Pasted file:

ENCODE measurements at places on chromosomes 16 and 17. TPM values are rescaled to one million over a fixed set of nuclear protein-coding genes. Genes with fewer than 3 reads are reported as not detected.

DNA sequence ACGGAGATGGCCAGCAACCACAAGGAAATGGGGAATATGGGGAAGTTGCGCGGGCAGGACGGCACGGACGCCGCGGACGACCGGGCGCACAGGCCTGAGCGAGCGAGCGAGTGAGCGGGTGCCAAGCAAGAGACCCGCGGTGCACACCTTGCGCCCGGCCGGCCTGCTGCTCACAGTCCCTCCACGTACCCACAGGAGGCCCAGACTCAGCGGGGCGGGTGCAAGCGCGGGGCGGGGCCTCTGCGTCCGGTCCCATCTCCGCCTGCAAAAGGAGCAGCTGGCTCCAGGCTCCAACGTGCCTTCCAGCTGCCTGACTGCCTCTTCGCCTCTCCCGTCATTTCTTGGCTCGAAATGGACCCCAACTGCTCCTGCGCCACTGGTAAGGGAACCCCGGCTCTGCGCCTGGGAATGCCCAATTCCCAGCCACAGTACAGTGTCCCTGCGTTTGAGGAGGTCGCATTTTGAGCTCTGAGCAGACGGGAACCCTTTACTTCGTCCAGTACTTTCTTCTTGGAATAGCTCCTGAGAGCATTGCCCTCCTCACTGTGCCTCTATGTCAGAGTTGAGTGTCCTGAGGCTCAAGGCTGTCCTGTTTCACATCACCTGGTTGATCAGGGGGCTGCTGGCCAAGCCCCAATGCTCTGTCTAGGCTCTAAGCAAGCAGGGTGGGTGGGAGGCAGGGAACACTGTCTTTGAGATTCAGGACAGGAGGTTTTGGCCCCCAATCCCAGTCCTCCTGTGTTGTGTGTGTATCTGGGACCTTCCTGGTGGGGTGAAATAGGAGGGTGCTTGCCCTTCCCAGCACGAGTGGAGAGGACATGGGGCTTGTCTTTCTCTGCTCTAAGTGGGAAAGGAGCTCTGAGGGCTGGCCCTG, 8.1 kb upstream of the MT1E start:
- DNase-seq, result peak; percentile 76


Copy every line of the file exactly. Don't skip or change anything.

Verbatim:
ENCODE measurements at places on chromosomes 16 and 17. TPM values are rescaled to one million over a fixed set of nuclear protein-coding genes. Genes with fewer than 3 reads are reported as not detected.

DNA sequence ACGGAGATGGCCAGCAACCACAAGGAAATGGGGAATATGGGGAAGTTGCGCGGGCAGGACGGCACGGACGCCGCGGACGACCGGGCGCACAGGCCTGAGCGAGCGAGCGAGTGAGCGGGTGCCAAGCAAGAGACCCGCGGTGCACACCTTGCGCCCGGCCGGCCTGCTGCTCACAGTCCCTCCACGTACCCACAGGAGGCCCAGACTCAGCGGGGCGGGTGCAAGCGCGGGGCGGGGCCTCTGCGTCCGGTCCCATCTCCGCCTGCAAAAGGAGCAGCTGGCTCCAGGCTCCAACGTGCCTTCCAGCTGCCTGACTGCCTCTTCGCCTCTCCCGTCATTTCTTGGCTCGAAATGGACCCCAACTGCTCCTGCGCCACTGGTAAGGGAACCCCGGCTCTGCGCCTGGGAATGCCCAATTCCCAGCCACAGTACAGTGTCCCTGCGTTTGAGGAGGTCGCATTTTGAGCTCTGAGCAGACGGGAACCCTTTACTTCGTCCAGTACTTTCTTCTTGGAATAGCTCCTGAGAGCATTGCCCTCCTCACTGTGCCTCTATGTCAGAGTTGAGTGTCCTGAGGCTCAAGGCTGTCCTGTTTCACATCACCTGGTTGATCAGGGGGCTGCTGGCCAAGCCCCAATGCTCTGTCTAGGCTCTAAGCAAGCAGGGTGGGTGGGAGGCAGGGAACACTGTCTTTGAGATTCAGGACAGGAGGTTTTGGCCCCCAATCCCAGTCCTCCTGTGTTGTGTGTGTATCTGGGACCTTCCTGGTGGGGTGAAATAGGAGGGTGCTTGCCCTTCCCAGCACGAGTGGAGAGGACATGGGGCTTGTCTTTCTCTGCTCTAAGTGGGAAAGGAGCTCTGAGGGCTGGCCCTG, 8.1 kb upstream of the MT1E start:
- DNase-seq, result peak; percentile 76